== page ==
Mary Jo Bang’s first book, Apology for Want, won the 1996 Bakeless Prize, and Great Lakes New Writers Award for a first book. She co-edits the Boston Review.
Ros Barber’s poems have appeared in Poetry Review and Wild Cards: the 2nd Virago Book of Writing Women (1999). She was shortlisted for the Geoffrey Dearmer Award.
Don Coles has published several collections in Canada and a selection for the UK market, Someone has Stayed in Stockholm (1994). His new collection, Kurgan, is published this year by Porcupine’s Quill.
Joseph Duemer is author of Static (1996). His poems have appeared in a number of journals, including The Iowa Journal and American Poetry Review. He is poetry editor of the Wallace Stevens Journal and reviews editor of Poetry International.
Michael Foley has published three collections of poetry, as well as a translated collection of French poetry. The most recent of his three novels, Getting Used to Not Being Remarkable, was published in 1998.
Gunnar Harding is one of Sweden’s foremost poets, with nineteen volumes in a publishing life spanning more than thirty years.
Selma Hill’s seventh collection, Violet, was nominated for the Forward, T.S. Eliot and Whitbread Prizes. One of this year’s T.L. Eliot judges, she is currently working on a multi-media project with the sculptor Bill Woodrow.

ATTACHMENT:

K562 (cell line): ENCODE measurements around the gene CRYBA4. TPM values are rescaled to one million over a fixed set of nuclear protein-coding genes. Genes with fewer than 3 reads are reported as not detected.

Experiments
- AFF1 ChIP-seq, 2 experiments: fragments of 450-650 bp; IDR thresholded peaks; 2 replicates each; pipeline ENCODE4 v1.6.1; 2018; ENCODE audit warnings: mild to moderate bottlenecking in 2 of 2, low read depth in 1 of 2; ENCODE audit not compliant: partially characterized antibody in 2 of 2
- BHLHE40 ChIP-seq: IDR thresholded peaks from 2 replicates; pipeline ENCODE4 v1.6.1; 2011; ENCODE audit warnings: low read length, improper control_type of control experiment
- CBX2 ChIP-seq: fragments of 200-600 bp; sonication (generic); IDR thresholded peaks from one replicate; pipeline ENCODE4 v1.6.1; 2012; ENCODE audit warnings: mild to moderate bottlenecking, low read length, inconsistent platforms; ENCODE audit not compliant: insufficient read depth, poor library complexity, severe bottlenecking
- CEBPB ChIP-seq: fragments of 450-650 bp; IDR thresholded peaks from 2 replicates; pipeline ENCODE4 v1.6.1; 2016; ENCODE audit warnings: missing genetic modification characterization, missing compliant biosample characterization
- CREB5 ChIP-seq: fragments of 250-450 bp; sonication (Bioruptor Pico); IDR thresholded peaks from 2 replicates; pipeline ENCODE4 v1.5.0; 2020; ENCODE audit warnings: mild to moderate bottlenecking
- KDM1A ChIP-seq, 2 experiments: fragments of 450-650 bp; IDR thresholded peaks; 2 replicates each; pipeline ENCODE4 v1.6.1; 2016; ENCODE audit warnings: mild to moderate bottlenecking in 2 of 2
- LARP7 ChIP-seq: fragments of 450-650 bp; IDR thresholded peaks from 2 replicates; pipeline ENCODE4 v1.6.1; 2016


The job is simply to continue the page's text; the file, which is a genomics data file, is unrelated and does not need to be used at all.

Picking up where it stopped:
Paul Hoover’s most recent collections are Totem and Shadow: Selected Poems (Talisman House) and Viridian (University of Georgia). He is editor of the anthology, Postmodern American Poetry (W.W. Norton) and also and New American Writing.
Gray Kochhar-Lindgren is the author of Narcissus Transformed: The Textual Subject in Psychoanalysis and Literature. His most recent publication, ‘Ethics, Automation and the Ear’ is to be found at www.ctheory.com.
David Lynn is editor of the distinguished American journal Kenyon Review, and teaches at Kenyon College. His recent book of stories, Fortune Telling, was published by Carnegie Mellon Press in 1998.
Mark Rudman’s most recent books include The Millennium Hotel and Provoked in Venice, both of which are published by Wesleyan. He lives in New York City, where he is Adjunct Professor at NYU.
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